It did my heart good to stand in her shop, and see this dream realized, for it was a greater dream to her than it was to me. And because we are friends, we know something of one another's history. I know what this shop means to her, because I knew her during the time it seemed, as many dreams do, completely unfathomable that this could ever come to be. Yet here it was.
Because the truth is nothing, really, is unfathomable. Another dear friend of mine is off in Asheville taking a 3 week intensive training to become a yoga instructor. She's 59 and only within the last few years has been practicing the art (for true yoga is more of a spiritual art than a sport), and she was very nervous about taking the training because of...drum roll...her age. I'm glad I was able to help her shrug that misconception off. Age is merely a number, meaningless for the most part, and something I never consider in any way when contemplating a new venture. So what if a person is 25, 59, or 110? It's life. I've regaled my readers before with the story of Paul, one of my favorite people of all time, (and someone who I unfortunately lost touch with during many moves), but who decided in his mid-fifties to chuck a double-decades long career as an attorney and go back to college to become a high school art teacher, a job which made him deliriously happy in a way that practicing law never could.
I've written many times in this column about fear, one of those twin demons that keep us from fully living life or accomplishing our dreams. Here are a few fear-driven questions and their appropriate answers:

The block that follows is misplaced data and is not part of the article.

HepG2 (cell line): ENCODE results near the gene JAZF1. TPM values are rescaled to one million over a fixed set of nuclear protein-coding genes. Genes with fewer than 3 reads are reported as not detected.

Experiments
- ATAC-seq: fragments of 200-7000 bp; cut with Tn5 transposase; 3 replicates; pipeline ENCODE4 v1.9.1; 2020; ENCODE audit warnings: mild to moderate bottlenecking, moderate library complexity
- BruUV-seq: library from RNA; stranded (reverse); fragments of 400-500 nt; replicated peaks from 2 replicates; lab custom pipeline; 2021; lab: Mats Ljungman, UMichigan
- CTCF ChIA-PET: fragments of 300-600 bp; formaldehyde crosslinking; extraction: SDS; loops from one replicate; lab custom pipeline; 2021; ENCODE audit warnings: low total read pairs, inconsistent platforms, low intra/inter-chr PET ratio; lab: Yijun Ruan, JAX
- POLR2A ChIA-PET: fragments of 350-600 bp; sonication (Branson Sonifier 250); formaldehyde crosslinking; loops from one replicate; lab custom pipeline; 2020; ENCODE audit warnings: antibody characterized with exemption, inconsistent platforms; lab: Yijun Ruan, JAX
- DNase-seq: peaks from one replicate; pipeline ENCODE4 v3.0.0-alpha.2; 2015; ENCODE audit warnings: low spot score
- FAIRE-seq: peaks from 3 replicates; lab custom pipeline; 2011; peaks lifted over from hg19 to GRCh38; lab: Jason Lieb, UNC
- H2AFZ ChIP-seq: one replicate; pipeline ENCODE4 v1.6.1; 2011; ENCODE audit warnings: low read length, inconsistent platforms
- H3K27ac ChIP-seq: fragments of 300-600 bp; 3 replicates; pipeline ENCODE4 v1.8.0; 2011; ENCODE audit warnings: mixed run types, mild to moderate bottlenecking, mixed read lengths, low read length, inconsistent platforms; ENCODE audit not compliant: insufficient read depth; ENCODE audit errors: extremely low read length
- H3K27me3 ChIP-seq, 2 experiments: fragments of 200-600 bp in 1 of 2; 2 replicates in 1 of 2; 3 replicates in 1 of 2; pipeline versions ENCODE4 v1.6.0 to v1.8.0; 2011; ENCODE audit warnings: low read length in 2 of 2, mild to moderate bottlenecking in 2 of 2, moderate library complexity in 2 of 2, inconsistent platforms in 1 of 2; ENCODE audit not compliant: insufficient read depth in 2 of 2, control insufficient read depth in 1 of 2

What will others think?
Usually nil, and it's devestatingly narcissistic to operate from the perspective that others are even thinking of you and what you're doing at all.
What if I fail? What's the worst that will happen in that scenario? Chances are, you'll survive it.
What if I'm told no? You'll say okay, and move on. But at least you would have asked.
I'm sitting here writing this today with the startling realization that, after seeing what my friends are up to, I've been idle long enough. It's time to make some changes. For most of 2010, I was pretty sure I'd be living and working abroad by 2012. A pretty fantastic dream, yes. I'd love to live a while with my son in another culture. But now that plan has effectively been scrapped and it's time for some new ones.
A couple of weeks ago I came across an old life list I'd written in my 20s, things I wanted to do and accomplish. And I was pleased to see that, for the most part, I'd done most of the things that were on the list, even though the list itself had been shoved into the abyss of my filing cabinets for a decade. I'll share a few items:
1. Visit Finland and stand on the shore of the Baltic Sea (done)
6. Make a large outdoor sculpture in an area where I can't control it's permanence (done)
12. Learn to spin yarn (done, and not something I'll likely ever do again!)
23. Write a book (done)
32. Write for a magazine (done)